Making meaning and expressing ideas (emergent literacy)

​Making meaning is central to children’s emergent literacy development.

Comprehending texts and expressing ideas using various media are capacities that children develop gradually throughout early childhood and formal schooling.

 

Overview

This learning focus page explores:

  • how most texts are multimodal:
    • allowing children to use multiple literacies to make meaning
    • for example visual, musical, kinaesthetic, digital, as well as emergent reading and writing:
  • children’s emergent reading comprehension
  • emergent written expression and how these can be developed and supported by educators.

They become aware of the relationships between oral and visual representations, and recognise patterns and relationships… Young children begin to explore written communication by scribbling, drawing and producing approximations of writing.

Victorian Early Years Learning and Development Framework (2016) Outcome 5

child's sketch of owl witha text label
When we read and write with children, we work to co-construct understandings of texts and how they relate to our world. Image: University of Melbourne Early Learning Centre

This learning focus concerns the process of meaning making within the four resources model (Freebody and Luke, 1990), where children engage in making meaning from texts, and create meaning within their own texts.

This learning focus differs from exploring and creating texts, which is concerned with the functions and purposes of texts; that is how they are used (as per the four resources model: Freebody and Luke, 1990).

The importance of making meaning and expressing ideas in texts

Emergent reading comprehension and written expression are dependent on children’s developing capacities (Fellowes and Oakley, 2014):

  • first and foremost, children’s meaning making of images and other symbol systems (art, music, dance, and play/drama) (Wright, 2012)
  • various oral language skills including concept development and vocabulary, grammar, and narrative comprehension
  • emergent literacy skills (scaffolded by adults) like concepts of print, early phonological awareness, early letter-sound awareness (phonics), and knowledge of text types (genres).

The first and second of the above capacities are considered to be more innate to children (Piaget, 1923, 2009):

The human child is endowed with ingenuity and symbol-making propensities to go beyond reality as immediate experience. By using the symbol systems of art, music, dance, and play/drama, children manipulate images and concepts, thus joining with others who share a culture…Wright (2012, p. 2)

In contrast, emergent literacy development requires a combination of child-led, guided, and adult-led learning to build these important capacities (VEYLDF Practice Principle: Integrated Teaching and Learning Approaches).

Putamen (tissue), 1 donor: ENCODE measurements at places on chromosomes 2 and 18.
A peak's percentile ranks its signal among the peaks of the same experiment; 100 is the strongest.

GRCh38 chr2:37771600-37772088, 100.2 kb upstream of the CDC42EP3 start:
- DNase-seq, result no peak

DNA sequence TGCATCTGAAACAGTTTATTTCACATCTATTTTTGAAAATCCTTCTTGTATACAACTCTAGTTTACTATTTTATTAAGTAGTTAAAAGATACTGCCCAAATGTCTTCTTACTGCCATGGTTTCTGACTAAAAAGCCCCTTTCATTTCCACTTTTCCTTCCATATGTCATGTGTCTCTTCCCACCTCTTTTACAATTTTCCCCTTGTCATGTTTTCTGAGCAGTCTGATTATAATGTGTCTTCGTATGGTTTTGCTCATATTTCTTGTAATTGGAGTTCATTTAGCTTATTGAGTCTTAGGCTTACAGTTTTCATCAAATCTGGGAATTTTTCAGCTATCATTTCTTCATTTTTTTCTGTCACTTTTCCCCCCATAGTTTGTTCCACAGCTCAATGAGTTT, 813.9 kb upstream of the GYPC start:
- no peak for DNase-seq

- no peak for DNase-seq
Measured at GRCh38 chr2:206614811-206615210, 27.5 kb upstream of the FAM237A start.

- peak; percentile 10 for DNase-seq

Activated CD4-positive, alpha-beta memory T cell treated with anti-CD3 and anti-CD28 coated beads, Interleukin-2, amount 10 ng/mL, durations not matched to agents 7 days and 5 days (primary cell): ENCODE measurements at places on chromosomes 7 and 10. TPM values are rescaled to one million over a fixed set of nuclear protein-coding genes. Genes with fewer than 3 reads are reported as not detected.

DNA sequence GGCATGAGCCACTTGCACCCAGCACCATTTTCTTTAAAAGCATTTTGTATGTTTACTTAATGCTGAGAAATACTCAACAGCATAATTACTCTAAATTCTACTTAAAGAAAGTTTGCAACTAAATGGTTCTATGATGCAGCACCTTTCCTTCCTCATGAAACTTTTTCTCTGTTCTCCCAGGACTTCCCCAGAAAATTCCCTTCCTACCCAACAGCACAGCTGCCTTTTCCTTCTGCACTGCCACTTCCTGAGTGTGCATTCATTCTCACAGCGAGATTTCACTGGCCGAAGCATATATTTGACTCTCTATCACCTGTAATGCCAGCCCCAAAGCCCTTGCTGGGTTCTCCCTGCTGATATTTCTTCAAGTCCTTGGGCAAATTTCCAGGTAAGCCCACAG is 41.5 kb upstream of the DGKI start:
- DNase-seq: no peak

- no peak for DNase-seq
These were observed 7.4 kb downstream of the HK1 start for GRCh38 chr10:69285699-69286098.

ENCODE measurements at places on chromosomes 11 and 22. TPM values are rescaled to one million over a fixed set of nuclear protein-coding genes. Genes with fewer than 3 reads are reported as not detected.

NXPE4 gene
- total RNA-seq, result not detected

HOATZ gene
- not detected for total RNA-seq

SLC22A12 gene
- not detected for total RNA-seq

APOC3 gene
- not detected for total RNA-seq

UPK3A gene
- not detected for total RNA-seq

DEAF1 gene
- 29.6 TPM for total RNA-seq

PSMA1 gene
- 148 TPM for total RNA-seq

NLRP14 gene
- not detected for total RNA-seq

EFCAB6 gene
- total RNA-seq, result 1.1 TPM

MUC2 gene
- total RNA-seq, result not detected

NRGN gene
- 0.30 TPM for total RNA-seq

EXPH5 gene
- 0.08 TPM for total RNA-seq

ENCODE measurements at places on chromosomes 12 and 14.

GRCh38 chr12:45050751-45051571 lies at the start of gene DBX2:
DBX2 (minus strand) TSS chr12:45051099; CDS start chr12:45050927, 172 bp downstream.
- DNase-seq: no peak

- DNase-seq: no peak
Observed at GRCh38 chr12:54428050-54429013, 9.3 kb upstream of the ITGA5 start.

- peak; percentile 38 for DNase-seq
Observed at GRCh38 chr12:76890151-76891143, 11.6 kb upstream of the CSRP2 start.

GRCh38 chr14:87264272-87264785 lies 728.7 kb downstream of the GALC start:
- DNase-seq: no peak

Making meaning and expressing ideas through texts is an important learning focus because of the crucial role that educators play to bring the texts to life. Educators can achieve this during reading and writing experiences, by scaffolding children’s emergent reading comprehension (making meaning from texts) and emergent written expression (expressing ideas through texts).

Multimodal literacy

Meaning can be conveyed in multiple modes (written language, spoken language, visual, audio, gestural, and tactile and spatial systems of meaning) (Kalantzis, Cope, Chan, and Dalley-Trim, 2016). Multimodal texts are those that combine two or more of these modes to create meaning, for example picture books, films, posters, web pages and oral storytelling.

As small children, we lived in a multimodal world. We discovered that art was a language with as much communication power as speech. Later we learned, like oral language, that the arts could act as a bridge to reading and writing and that music and movement had the same potential for contributing to our expression of meaning and self. Crafton, Silvers and Brennan (2017, p. 68)

Some argue that as informational communication technologies develop and change communication, literacy can no longer be thought of as just a language-based phenomenon (Jewitt, 2008, p.241).

Therefore, children’s engagement with multimodal texts is valued and fundamental to meaning making even without the reading comprehension or written expression of “traditional literacy” (reading and writing).

The engagement with and creation of multimodal texts is critical to children’s development in and of itself, but also as important precursors to their reading and writing development (Saracho, 2017; Puranik and Lonigan, 2011).

Symbols, signs, and texts

Researchers interested in how meaning making systems work discuss how all texts (be they visual, musical, written, verbal or otherwise) contain signs and symbols that can be interpreted to make meaning. Children become attuned to these symbols, as they:

…recognise the function and value of visual elements and use them to symbolise meaning, for example using colour in painting to express emotions.  VEYLDF (2016) Outcome 5

Visual literacy is the capacity to make meaning from still and moving image texts, including picture books, art, non-fiction books, posters, comic strips, animations, film clips, web pages, advertisements, graphic novels, and more (Callow, 2013).

Some examples of signs/symbols in texts are:

  • artwork that conveys different emotions through the use of colour, darkness